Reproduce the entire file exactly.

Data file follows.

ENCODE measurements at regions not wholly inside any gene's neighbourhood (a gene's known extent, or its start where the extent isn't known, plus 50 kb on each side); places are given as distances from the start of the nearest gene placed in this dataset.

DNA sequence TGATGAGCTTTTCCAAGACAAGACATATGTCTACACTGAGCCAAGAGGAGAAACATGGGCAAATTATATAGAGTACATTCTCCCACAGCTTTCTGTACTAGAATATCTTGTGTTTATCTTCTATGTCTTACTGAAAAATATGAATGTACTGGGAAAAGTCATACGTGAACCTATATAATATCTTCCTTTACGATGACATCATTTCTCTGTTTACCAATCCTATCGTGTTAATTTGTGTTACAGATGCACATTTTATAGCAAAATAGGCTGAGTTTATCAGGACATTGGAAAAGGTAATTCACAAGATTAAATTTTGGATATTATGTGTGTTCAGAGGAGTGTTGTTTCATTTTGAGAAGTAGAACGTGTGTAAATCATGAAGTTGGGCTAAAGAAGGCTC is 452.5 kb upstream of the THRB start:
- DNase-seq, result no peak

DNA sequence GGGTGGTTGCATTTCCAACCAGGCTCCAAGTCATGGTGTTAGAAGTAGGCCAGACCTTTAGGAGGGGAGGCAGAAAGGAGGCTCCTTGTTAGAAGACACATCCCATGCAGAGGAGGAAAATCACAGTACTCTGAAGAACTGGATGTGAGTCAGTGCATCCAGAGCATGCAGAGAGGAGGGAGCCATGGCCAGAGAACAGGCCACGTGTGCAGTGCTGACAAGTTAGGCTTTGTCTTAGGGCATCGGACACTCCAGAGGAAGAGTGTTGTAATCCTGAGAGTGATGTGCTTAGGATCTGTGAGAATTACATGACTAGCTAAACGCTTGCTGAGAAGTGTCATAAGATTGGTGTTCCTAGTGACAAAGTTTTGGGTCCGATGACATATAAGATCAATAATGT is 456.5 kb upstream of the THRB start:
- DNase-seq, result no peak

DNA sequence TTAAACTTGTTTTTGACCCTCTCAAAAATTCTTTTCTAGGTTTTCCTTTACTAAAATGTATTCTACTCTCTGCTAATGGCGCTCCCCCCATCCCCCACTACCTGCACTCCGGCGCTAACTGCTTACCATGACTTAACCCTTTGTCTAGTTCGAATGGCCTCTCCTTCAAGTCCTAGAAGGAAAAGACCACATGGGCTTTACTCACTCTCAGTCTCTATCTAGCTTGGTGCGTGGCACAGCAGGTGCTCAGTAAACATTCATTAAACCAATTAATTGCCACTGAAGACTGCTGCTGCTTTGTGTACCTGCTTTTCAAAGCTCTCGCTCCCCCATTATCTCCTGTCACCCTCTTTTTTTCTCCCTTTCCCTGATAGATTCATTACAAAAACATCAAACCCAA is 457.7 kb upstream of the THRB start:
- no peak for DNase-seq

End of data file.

ENCODE measurements at regions not wholly inside any gene's neighbourhood (a gene's known extent, or its start where the extent isn't known, plus 50 kb on each side); places are given as distances from the start of the nearest gene placed in this dataset.

DNA sequence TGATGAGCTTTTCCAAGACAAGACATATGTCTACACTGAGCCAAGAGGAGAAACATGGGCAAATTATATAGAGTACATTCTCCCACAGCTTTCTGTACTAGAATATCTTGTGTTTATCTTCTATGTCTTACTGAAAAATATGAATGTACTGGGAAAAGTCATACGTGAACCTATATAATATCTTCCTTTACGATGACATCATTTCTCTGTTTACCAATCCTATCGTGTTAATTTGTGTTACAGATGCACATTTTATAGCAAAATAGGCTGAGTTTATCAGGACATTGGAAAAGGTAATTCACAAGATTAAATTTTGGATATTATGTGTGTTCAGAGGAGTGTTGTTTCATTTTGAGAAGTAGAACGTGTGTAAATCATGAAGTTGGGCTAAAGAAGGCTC is 452.5 kb upstream of the THRB start:
- DNase-seq, result no peak

DNA sequence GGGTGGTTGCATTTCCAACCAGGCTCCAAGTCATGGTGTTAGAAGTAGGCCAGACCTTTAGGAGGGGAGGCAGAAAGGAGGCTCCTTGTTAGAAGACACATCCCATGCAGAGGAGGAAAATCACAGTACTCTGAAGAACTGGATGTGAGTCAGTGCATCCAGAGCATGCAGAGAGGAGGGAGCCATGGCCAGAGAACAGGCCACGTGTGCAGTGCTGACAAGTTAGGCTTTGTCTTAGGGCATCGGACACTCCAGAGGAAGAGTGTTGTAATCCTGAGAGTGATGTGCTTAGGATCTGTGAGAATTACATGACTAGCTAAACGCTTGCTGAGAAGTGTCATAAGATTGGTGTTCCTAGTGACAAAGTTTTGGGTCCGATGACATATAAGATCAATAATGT is 456.5 kb upstream of the THRB start:
- DNase-seq, result no peak

DNA sequence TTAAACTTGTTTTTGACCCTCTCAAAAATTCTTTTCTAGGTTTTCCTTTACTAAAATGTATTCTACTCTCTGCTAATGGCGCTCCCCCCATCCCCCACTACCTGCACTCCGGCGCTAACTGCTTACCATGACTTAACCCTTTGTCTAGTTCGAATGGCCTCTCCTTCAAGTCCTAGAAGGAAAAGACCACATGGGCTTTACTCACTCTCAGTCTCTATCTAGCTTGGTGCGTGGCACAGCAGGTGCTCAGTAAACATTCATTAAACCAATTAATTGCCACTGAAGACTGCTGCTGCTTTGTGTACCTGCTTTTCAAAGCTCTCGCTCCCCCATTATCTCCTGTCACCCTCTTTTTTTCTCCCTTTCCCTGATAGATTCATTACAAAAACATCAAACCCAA is 457.7 kb upstream of the THRB start:
- no peak for DNase-seq